It used to be that when people checked into a guest house or hotel, they signed a guest book as part of the registration process. And there are all sorts of examples in literature of ‘The Smiths,’ ‘The Browns,’ or ‘The Jones’ signing guest books when couples wanted to keep their visits discreet.
Many hotels and resorts no longer have guest or visitors’ books, but those books are still very much a part of the travel experience (and the wedding experience, too). In crime fiction, they can establish an alibi (real or fake), provide interesting clues, and sometimes, just add to the story. Here are just a few examples; I know you’ll think of more than I could.
In Agatha Christie’s Evil Under the Sun, famous actress Arlena Stuart Marshall is taking a holiday at the Jolly Roger Hotel, on Leathercombe Bay. With her are her husband, Kenneth, and stepdaughter, Linda. Shortly after the family’s arrival, Arlena begins a not-too-well-hidden affair with another guest, Patrick Redfern. So, when she is murdered one day, her husband is the obvious first suspect. But he has a solid alibi, so the police have to look elsewhere. Hercule Poirot is staying in the same hotel; and in fact, he is very likely the last person to have seen the victim before she was killed. So he helps the police with their investigation. One of the other suspects is fellow guest Reverend Stephen Lane. He has a fixation with the ‘woman-as-temptress;’ and to him, Arlena Marshall is the embodiment of that temptation. Lane, however, says that he was a few miles away, visiting a church. He supports himself by pointing out that he signed the church’s visitors’ book. While such an alibi can easily be faked, it’s interesting that he uses it.
A guest book provides a frightening piece of information in Roald Dahl’s short story The Landlady. Billy Weaver has just arrived in Bath to start a new job. He’s on his way to the Bell and Dragon to try to get a room when he happens upon an inviting-looking B&B. On impulse, he goes in. His choice has drastic consequences, which you can read about right here. Suffice it to say that signing the guest book plays quite a role in what happens.
In Arne Dahl’s Misterioso, we meet Stockholm police detective Paul Hjelm. After successfully managing a dangerous hostage situation that occurred during a bank robbery, Hjelm is given a new assignment. He’s appointed to an elite team of detectives investigating a series of murders. The victims are high-profile, successful business leaders who are each killed in the same way at night in their homes. One of the team’s tasks is to find out who would have had the chance to encounter all of the victims. That trail leads to Kevinge Golf Course, an exclusive club:
‘So how do things work here? Do the members go out and start playing as soon as they arrive, or do they have to register somewhere?’ [Hjelm]
‘We have a guest book, and everyone who wants to play has to sign in first.’
‘May I have a look at it?’
‘You’re leaning on it. Excuse me, I have to see to the guests who just came in.’
‘No, you don’t,’ said Hjelm. ‘While I leaf through the pages for the past few weeks, you can take a quick look in that fancy computer of yours and find out when Daggfeldt and Strand-Julén [two of the victims] became members.’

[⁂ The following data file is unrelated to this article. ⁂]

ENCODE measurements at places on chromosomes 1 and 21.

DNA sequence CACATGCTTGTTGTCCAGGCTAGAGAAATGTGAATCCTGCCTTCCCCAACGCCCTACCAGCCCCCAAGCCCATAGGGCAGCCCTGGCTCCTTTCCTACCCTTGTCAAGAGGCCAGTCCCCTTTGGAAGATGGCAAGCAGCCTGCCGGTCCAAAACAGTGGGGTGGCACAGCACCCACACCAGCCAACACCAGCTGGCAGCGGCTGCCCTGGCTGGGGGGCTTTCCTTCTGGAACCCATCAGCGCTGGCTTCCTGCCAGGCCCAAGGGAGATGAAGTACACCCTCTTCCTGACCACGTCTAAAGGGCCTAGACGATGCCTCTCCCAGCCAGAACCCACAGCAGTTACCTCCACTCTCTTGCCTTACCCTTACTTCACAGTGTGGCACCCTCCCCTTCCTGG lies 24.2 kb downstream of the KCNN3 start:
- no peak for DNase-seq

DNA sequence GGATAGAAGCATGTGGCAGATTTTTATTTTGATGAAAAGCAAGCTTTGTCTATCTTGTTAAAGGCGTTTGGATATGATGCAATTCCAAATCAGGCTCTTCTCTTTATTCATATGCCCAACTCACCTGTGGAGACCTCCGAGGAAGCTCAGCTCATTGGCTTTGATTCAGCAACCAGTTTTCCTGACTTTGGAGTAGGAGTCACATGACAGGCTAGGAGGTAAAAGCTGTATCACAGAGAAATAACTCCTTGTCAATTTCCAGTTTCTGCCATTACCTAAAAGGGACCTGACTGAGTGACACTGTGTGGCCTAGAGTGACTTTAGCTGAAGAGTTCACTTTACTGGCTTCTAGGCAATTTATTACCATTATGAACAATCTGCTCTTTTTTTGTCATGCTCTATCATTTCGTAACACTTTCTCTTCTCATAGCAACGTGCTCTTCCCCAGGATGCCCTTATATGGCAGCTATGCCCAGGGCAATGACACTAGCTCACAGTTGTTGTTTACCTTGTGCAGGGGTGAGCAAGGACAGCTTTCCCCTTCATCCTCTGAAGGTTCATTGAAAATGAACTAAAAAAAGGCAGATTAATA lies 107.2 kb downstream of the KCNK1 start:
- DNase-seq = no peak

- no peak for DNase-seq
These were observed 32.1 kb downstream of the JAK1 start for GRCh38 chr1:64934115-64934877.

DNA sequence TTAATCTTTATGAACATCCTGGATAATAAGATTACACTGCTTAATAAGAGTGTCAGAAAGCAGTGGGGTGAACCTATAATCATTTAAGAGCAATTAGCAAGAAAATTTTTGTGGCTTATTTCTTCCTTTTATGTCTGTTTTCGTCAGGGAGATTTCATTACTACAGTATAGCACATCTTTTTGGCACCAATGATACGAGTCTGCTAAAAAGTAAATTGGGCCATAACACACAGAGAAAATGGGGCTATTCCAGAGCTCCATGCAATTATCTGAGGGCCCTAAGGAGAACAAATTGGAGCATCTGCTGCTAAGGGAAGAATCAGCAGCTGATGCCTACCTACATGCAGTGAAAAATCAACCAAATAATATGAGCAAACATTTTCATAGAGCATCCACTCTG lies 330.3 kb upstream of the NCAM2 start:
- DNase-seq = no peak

The golf club turns out to be a useful lead.
In Kate Charles’ Evil Angels Among Them, frightening things begin to happen in the small, quiet Norfolk village of Walston. First, Becca Thorncroft, the Rector’s new bride, starts getting horrible telephone calls that shake her to the core. She tries to cope with it as best she can without letting her husband Stephen know, but it’s got her terribly upset. Then, Flora Newell, a local social worker, is poisoned. It’s soon clear that there’s more to Walston than its peaceful surface. Father Stephen Thorncroft enlists the help of his ‘aunt’ Lucy Kingsley and her partner, solicitor David Middleton-Brown, to find out what’s behind the events in the village. The two travel from London to Walston to do what they can. The investigation turns out to be more than the couple bargained for when there’s another death; and a conversation they have about the church’s guest book really says it all:
‘’But look at the comments.’ Lucy pointed the right-hand column on the most recent page… ‘They all say, ‘Peaceful.’’…
David grinned ‘It shows how little they know about Walston if they think it’s peaceful.’’
Admittedly, in this mystery, the visitors’ book doesn’t solve the crime; but it adds a touch of interest to the story.
And then there’s D.S. Nelson’s upcoming short story The Visitors Book. Retired milliner Blake Heatherington is visiting family in Devon when murder interrupts his holiday. He’s staying at the upmarket Bellevue Hotel when he reads in the local paper that the mayor has died in a fishing accident. But the mayor’s wife doesn’t think it was an accident at all. Since Heatherington is a friend of the family, it’s not long before he gets involved in finding out the truth about the mayor’s death that’s hidden in the visitors book. Incidentally, this story will be coming out on 14 December to those who’ve registered for D.S. Nelson’s newsletter. Interested? You can sign up right here.
Talking of signing things, do be careful if you go sightseeing this weekend, and are invited to sign a guest or visitors’ book. You never know where it may lead…
*NOTE: The title of this post is a line from Andrew Lloyd Weber and Tim Rice’s Good Night and Thank You.